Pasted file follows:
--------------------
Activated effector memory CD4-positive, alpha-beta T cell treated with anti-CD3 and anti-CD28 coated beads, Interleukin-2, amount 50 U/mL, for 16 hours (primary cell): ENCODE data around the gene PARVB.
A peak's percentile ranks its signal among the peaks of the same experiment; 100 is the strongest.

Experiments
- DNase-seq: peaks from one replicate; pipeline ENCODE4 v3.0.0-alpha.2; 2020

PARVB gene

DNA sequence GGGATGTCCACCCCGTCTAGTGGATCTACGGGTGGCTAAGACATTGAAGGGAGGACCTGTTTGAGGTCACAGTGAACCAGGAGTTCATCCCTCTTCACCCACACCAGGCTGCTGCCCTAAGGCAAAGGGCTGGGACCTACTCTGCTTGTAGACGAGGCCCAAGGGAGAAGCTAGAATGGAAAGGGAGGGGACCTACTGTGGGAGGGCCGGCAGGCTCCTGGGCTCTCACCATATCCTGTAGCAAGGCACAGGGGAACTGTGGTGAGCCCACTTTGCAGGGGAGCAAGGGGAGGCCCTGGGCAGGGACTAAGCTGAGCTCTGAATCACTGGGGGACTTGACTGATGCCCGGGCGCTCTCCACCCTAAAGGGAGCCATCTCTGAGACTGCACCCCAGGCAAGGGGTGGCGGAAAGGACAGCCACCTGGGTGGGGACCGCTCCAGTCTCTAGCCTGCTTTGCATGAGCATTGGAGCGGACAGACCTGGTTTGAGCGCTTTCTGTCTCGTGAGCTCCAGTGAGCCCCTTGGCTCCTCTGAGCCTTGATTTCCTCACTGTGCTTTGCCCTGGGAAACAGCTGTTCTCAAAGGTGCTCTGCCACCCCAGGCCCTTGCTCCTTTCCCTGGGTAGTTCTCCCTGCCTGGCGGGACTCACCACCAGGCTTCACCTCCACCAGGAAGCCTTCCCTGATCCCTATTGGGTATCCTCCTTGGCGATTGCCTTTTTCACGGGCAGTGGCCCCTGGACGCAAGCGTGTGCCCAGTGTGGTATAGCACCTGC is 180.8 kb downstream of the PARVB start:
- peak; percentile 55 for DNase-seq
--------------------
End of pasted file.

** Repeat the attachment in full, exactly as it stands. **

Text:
Activated effector memory CD4-positive, alpha-beta T cell treated with anti-CD3 and anti-CD28 coated beads, Interleukin-2, amount 50 U/mL, for 16 hours (primary cell): ENCODE data around the gene PARVB.
A peak's percentile ranks its signal among the peaks of the same experiment; 100 is the strongest.

Experiments
- DNase-seq: peaks from one replicate; pipeline ENCODE4 v3.0.0-alpha.2; 2020

PARVB gene

DNA sequence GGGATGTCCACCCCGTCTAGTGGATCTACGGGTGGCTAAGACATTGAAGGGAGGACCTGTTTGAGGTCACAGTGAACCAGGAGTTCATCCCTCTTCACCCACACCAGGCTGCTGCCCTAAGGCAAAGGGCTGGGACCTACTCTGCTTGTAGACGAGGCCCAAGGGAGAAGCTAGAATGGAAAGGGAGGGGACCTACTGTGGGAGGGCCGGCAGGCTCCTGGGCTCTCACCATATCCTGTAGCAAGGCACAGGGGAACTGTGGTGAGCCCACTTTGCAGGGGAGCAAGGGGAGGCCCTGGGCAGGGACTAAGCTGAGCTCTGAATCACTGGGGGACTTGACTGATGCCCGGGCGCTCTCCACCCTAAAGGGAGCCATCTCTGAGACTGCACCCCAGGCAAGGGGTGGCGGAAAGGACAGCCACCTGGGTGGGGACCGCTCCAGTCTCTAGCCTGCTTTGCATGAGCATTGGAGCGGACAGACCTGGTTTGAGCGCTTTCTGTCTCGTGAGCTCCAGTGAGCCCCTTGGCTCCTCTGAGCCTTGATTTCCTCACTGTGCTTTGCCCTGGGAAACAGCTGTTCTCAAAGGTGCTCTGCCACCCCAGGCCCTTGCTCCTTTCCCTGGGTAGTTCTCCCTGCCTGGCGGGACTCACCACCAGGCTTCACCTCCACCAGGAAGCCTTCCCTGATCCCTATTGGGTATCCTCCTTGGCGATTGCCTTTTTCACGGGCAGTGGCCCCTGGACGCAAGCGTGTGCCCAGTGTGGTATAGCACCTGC is 180.8 kb downstream of the PARVB start:
- peak; percentile 55 for DNase-seq